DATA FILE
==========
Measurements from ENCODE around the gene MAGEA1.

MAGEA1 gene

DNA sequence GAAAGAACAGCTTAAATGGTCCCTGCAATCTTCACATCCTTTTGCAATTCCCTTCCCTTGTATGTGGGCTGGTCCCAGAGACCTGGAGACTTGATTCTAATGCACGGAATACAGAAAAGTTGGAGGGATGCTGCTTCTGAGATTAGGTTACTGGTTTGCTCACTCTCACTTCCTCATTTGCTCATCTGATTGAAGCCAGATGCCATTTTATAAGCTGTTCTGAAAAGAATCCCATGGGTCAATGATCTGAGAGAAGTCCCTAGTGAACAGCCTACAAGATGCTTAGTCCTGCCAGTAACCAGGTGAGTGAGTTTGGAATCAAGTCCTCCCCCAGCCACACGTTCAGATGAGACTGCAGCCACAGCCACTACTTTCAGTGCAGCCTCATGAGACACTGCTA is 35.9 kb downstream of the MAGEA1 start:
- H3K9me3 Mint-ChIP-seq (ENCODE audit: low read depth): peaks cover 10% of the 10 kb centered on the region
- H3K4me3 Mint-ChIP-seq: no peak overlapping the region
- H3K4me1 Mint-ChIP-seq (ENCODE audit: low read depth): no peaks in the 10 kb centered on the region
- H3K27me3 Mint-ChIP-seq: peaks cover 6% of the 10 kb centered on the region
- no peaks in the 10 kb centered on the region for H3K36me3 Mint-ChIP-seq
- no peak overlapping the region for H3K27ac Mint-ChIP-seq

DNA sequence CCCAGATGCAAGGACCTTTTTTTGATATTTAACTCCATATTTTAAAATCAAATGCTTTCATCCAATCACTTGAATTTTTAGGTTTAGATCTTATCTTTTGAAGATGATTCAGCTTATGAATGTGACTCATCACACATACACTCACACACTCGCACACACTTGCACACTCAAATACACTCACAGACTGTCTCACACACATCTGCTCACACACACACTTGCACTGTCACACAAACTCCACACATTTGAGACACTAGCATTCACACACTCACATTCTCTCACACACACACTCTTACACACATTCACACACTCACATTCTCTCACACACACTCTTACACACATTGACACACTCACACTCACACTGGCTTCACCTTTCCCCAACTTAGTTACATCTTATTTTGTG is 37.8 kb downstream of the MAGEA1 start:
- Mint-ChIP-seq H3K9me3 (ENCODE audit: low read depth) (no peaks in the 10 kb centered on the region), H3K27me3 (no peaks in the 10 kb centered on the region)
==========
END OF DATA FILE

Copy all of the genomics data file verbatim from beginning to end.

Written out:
Measurements from ENCODE around the gene MAGEA1.

MAGEA1 gene

DNA sequence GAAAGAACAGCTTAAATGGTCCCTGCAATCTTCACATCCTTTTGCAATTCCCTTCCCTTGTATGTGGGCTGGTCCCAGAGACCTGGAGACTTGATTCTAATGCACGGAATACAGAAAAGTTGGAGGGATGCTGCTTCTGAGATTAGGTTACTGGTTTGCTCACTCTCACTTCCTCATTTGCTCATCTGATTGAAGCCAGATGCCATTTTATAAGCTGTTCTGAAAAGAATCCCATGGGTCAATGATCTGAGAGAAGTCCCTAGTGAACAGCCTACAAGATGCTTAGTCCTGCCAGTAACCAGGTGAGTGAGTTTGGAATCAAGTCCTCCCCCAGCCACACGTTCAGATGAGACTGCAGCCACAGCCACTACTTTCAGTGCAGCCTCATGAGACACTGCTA is 35.9 kb downstream of the MAGEA1 start:
- H3K9me3 Mint-ChIP-seq (ENCODE audit: low read depth): peaks cover 10% of the 10 kb centered on the region
- H3K4me3 Mint-ChIP-seq: no peak overlapping the region
- H3K4me1 Mint-ChIP-seq (ENCODE audit: low read depth): no peaks in the 10 kb centered on the region
- H3K27me3 Mint-ChIP-seq: peaks cover 6% of the 10 kb centered on the region
- no peaks in the 10 kb centered on the region for H3K36me3 Mint-ChIP-seq
- no peak overlapping the region for H3K27ac Mint-ChIP-seq

DNA sequence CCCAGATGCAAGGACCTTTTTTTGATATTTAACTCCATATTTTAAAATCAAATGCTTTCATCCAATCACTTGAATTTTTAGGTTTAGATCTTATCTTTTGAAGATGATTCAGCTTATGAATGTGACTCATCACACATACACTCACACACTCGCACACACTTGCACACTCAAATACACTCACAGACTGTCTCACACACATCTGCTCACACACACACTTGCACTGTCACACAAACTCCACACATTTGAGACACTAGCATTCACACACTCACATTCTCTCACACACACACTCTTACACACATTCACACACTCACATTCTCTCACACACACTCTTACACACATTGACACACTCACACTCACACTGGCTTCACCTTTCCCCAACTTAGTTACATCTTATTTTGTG is 37.8 kb downstream of the MAGEA1 start:
- Mint-ChIP-seq H3K9me3 (ENCODE audit: low read depth) (no peaks in the 10 kb centered on the region), H3K27me3 (no peaks in the 10 kb centered on the region)